Unless a person openly perceives these qualities, it is impossible for him to have true ahavas Yisroel. We are motivated primarily by our own self-interest. Even the Torah teaches us, “Your own life takes precedence.” Only when one appreciates that one’s true self and that of another Jew are the same, is there a possibility for complete love. This, in turn, leads to an increase in the activities that reflect this love, including an increase in tzedaka.

The lesson from Parshas R’ei also teaches us an important concept relevant within the context of the stocktaking and personal evaluation characterizing the service of the month of Elul. A Jew should appreciate Torah and mitzvos, not as an obligation he must fulfill, but as an expression of love for G-d. Furthermore, he should not wait for an arousal from Above to begin this service, but must begin on his own initiative. He has the potential to carry out the service of “I am my Beloved’s,” which leads to the revelation of “…my Beloved is mine” in the month of Tishrei.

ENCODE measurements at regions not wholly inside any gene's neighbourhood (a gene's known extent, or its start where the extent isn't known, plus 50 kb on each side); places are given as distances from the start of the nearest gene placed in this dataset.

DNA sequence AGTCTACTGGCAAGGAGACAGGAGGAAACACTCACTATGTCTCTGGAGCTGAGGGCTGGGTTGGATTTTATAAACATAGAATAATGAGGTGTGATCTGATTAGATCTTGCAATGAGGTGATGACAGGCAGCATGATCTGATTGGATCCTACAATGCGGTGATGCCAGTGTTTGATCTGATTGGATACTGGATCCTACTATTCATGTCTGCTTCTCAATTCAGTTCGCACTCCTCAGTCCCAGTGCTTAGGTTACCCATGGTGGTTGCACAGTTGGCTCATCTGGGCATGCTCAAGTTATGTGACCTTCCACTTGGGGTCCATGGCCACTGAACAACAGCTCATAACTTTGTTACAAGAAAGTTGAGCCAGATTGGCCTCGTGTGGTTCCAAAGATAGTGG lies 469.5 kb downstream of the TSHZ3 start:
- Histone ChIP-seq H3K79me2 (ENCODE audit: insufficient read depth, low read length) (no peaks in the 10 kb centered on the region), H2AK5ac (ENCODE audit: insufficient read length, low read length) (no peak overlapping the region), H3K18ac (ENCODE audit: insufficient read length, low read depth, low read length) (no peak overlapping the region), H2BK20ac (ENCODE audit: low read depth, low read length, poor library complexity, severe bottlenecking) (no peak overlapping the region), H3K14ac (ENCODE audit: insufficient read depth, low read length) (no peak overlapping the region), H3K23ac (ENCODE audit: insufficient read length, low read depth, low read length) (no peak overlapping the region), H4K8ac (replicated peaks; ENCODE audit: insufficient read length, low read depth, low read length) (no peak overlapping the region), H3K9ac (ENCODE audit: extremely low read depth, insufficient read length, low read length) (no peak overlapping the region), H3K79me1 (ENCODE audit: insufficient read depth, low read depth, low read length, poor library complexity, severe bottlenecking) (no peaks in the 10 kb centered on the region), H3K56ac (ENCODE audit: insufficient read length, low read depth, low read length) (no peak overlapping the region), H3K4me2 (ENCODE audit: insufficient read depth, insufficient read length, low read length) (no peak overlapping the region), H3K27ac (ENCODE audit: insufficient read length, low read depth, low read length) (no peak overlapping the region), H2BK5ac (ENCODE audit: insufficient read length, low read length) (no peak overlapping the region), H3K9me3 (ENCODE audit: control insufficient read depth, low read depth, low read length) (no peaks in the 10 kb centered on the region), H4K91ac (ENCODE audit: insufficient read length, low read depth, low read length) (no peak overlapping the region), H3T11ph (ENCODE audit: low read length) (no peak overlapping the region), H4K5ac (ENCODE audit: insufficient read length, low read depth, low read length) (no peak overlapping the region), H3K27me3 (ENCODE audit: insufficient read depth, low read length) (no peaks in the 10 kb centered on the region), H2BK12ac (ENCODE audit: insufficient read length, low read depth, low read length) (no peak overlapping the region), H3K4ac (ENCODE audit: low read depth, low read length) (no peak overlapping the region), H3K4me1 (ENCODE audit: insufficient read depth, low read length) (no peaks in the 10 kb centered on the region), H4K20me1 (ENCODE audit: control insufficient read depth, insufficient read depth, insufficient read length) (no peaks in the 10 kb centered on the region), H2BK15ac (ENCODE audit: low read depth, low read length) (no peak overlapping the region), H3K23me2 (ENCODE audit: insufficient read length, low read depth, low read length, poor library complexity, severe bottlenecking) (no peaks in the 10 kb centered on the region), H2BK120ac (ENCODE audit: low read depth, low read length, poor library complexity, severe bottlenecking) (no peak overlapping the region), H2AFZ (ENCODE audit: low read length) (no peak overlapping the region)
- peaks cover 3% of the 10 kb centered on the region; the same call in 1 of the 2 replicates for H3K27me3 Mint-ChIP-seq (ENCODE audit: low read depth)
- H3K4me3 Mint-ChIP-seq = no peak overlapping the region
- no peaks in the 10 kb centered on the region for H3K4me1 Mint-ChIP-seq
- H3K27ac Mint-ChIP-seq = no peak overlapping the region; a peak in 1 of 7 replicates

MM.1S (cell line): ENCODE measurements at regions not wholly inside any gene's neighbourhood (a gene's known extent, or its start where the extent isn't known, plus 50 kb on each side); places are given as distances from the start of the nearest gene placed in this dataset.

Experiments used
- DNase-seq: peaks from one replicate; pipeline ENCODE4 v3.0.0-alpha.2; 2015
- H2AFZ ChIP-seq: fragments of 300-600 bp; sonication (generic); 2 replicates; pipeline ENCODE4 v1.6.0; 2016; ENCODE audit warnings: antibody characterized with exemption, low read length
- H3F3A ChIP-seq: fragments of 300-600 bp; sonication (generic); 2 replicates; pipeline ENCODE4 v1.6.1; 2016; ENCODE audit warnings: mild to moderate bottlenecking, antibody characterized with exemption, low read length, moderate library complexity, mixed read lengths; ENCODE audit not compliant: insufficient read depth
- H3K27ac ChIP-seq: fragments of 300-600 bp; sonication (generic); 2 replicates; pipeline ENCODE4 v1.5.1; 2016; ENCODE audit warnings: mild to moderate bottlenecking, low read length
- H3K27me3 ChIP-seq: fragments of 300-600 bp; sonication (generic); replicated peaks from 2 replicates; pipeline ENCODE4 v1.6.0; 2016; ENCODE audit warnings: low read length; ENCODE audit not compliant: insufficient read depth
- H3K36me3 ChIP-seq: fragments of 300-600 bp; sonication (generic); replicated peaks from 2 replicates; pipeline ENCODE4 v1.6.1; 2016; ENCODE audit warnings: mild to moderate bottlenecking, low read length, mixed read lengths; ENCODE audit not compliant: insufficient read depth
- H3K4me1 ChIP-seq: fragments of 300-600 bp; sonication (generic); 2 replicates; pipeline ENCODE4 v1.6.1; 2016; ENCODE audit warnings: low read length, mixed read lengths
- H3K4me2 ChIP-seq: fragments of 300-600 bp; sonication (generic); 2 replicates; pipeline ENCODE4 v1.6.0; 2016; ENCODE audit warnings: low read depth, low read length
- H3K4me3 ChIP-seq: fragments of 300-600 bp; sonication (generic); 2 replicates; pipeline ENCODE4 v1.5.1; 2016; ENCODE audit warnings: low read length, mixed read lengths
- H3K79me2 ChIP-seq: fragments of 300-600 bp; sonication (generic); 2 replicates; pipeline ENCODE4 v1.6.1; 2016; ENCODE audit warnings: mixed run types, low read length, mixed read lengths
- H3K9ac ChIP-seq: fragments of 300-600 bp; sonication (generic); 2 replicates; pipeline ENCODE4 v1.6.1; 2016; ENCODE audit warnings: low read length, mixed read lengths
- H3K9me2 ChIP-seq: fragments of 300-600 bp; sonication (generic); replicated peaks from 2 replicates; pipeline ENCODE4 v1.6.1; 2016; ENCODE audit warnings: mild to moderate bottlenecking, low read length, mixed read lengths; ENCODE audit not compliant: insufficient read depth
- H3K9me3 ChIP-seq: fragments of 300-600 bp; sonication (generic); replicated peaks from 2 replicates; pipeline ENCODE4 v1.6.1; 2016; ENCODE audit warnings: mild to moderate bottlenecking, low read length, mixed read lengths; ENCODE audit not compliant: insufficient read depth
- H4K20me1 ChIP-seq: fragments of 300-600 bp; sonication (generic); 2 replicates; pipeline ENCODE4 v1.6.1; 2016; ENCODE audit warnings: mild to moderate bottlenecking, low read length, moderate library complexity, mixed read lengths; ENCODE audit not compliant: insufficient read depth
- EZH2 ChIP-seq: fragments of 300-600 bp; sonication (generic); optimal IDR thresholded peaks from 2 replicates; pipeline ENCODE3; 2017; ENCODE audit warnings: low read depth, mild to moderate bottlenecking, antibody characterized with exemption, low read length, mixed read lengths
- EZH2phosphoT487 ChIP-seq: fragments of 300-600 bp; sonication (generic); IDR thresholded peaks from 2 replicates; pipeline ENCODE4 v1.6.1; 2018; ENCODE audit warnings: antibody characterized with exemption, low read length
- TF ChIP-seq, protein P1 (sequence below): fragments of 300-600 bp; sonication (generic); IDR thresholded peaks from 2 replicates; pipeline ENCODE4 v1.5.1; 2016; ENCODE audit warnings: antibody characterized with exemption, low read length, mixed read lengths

This service can be carried out in a manner of R’ei, which implies that G-dliness can be seen openly to the extent that it is one’s first and primary appreciation of reality – that all worldly matters are secondary.

In addition to carrying out this service with regard to himself, one should also endeavor to explain it to his family, his acquaintances, and other Jews he meets. This should lead to an increase in Torah study, particularly public sessions of Torah study, and an increase in ahavas Yisroel and its expression in deeds of kindness and tzedaka.